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Industry News

Thales Uses EMC Simulation To Reduce Testing Costs

February 13, 2007
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Thales Technical Unit Control and Display Systems (CDS) uses electromagnetic compatibility (EMC) simulation to reduce testing costs on each new cockpit instrument. EMC is a major design challenge in cockpit instruments because they have a clear face which makes them difficult to shield. FLO/EMC electromagnetic simulation software from Flomerics enables Thales engineers to evaluate its products’ radiated emissions and susceptibility during the early design stages. “We use FLO/EMC to identify and fix EMC problems prior to the prototype stage, usually by improving the shielding,” said Julien Blanc, EMC specialist for Thales CDS. “As a result, this eliminates the need for late-stage design changes which in turn saves money by avoiding the need for modification of prototypes and additional testing.”


Thales is a leading international electronics and systems group that employs 60,000 people in 50 countries. Thales makes a wide range of cockpit and display systems for military and commercial aircraft. EMC is usually a major concern in the design of these systems. For example, engineers need to ensure that emissions from the display do not interfere with radio communications or radar-based collision detection systems. In the past, these concerns were addressed by building prototypes and testing them for EMC compliance. This often required expensive fixes on the existing design. In any case, the prototype had to be modified or re-built from scratch and the testing process had to be repeated. This was expensive and in some cases had an impact on the product launch date.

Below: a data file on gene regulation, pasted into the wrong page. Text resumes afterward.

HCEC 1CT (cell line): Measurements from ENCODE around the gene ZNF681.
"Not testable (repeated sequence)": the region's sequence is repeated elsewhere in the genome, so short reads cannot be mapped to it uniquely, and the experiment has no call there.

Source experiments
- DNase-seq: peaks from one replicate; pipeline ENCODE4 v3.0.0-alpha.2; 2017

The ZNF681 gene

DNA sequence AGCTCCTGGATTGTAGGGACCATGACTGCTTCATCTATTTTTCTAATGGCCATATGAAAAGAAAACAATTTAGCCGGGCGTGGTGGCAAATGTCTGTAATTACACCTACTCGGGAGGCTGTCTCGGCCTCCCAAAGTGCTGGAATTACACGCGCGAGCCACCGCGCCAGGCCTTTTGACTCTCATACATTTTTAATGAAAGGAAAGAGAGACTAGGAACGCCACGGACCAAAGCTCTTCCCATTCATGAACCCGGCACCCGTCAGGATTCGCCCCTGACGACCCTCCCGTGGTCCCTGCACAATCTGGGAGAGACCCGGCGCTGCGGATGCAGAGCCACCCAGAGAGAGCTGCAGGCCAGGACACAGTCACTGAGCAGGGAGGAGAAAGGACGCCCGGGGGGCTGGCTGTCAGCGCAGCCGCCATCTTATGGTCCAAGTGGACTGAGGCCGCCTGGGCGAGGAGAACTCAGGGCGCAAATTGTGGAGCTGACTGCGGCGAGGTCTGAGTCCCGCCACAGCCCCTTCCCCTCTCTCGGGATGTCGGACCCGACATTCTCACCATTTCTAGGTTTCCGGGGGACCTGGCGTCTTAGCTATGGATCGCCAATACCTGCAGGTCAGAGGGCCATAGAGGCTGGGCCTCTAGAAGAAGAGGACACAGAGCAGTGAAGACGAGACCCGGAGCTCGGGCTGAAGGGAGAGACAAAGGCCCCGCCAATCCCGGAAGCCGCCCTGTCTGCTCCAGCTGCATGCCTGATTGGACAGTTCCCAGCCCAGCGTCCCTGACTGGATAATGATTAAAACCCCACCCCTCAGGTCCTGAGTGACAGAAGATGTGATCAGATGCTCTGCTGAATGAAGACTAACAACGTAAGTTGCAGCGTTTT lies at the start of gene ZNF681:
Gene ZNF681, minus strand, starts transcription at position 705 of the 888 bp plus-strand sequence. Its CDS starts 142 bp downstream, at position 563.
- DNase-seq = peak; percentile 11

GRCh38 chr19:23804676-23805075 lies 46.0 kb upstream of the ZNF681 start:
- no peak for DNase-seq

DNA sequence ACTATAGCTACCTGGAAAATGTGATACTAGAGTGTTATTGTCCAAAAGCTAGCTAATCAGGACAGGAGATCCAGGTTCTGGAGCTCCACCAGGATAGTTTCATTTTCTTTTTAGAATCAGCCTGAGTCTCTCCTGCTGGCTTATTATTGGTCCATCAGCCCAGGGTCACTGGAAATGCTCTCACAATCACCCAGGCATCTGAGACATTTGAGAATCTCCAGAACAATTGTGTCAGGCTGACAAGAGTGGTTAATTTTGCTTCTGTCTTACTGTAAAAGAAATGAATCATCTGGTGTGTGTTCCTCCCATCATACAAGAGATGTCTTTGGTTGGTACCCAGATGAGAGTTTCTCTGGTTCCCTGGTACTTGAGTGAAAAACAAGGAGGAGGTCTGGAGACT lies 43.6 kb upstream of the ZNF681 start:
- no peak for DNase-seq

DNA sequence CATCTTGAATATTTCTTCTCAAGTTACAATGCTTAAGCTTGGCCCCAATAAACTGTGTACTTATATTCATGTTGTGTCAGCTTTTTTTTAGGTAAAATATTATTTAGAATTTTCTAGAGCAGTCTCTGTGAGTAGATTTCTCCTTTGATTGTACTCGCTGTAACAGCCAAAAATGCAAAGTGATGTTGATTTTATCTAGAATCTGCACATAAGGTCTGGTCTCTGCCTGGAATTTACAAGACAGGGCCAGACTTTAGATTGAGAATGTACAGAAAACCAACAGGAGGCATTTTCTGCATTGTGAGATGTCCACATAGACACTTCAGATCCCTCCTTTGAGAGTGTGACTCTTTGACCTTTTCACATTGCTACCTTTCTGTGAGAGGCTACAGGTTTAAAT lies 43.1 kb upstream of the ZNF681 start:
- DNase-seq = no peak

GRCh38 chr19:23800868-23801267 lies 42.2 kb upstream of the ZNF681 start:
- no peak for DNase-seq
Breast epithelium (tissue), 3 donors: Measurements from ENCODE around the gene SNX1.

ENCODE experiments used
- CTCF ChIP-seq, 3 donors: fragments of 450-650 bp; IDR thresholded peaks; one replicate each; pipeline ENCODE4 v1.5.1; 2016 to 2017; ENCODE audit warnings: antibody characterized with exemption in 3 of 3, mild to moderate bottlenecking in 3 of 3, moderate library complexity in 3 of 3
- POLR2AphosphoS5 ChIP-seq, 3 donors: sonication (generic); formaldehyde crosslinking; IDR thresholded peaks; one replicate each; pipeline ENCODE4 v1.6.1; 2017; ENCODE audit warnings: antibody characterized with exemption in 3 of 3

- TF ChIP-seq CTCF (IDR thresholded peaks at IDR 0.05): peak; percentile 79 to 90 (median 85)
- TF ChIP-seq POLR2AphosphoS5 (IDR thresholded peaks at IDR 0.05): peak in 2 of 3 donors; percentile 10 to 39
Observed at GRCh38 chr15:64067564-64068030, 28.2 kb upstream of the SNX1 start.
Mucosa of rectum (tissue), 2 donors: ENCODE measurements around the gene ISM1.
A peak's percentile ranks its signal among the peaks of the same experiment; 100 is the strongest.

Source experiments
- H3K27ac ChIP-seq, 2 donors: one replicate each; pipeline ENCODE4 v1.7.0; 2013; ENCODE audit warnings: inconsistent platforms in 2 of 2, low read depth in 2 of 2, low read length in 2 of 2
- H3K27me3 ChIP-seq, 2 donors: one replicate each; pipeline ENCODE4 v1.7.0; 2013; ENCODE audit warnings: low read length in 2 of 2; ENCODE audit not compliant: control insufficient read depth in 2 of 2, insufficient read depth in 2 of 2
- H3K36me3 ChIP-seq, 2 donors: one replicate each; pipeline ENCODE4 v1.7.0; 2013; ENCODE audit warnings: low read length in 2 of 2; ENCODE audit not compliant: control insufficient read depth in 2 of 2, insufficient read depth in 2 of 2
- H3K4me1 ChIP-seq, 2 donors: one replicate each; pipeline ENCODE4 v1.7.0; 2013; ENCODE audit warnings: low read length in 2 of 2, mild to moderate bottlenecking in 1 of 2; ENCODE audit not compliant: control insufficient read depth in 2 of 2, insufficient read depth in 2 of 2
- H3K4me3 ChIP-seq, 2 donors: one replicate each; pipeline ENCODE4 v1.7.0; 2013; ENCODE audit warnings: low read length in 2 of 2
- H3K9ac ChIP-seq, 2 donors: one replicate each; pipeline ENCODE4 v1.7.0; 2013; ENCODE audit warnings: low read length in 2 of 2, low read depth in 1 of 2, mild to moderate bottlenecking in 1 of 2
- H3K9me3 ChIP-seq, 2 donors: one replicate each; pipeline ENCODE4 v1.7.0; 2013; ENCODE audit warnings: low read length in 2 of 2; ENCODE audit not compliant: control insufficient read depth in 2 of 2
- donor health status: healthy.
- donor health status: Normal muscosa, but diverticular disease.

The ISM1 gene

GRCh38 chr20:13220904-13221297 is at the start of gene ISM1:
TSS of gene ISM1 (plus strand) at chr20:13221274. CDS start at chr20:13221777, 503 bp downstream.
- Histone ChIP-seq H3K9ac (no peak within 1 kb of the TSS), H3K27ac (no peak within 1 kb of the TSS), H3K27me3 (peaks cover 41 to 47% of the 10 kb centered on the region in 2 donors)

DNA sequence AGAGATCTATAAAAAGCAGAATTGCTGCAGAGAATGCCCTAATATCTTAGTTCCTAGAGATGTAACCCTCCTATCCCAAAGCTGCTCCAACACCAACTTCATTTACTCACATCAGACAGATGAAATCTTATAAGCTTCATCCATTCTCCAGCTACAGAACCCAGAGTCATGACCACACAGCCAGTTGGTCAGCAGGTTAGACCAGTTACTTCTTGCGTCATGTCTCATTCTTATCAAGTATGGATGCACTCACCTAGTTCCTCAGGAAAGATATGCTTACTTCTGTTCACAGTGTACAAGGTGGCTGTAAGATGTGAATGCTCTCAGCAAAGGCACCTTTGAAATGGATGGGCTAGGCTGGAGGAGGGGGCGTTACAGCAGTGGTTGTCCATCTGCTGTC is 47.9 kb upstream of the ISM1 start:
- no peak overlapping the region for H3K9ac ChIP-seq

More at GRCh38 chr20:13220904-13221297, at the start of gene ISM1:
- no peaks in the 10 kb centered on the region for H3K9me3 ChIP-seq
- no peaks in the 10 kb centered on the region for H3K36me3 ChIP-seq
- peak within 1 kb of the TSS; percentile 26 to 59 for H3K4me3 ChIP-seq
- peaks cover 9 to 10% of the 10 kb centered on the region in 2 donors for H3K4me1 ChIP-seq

To improve the design process, Thales evaluated several different electromagnetic simulation methods. “We evaluated the major calculation methods and the leading software packages,” Blanc said. “We selected FLO/EMC because its predictions consistently matched our physical testing results and it is easy to use.” For example, in a recent experimental study, FLO/EMC predicted that radiated emissions at 160 MHz would be 33 dBmV/m in the far field and 95 dBmV in the near field. Actual measurements were 35 dBmV/m in the far field and 92 dBmV in the near field. FLO/EMC uses the Transmission Line Matrix (TLM) method for solving Maxwell’s equations, which solves for all frequencies of interest in a single calculation and therefore captures the full broadband response of the system in one simulation cycle.

In a recent application, calculated resonant frequencies for a cockpit instrument perfectly matched the test results for the same polarization. This insight quickly led to the design change of putting conductive material on vertical slits in the side cover of the cockpit instrument. Re-running the simulation showed that this solved the problem. The result was that the very first prototype met EMC specifications. “We have used FLO/EMC to simulate seven recent products and in each case we have found and fixed EMC problems in the qualification stage,” Blanc said. “Fixing problems in the early stages of the project is much less expensive because it avoids the need for building and testing additional prototypes to evaluate potential fixes.”

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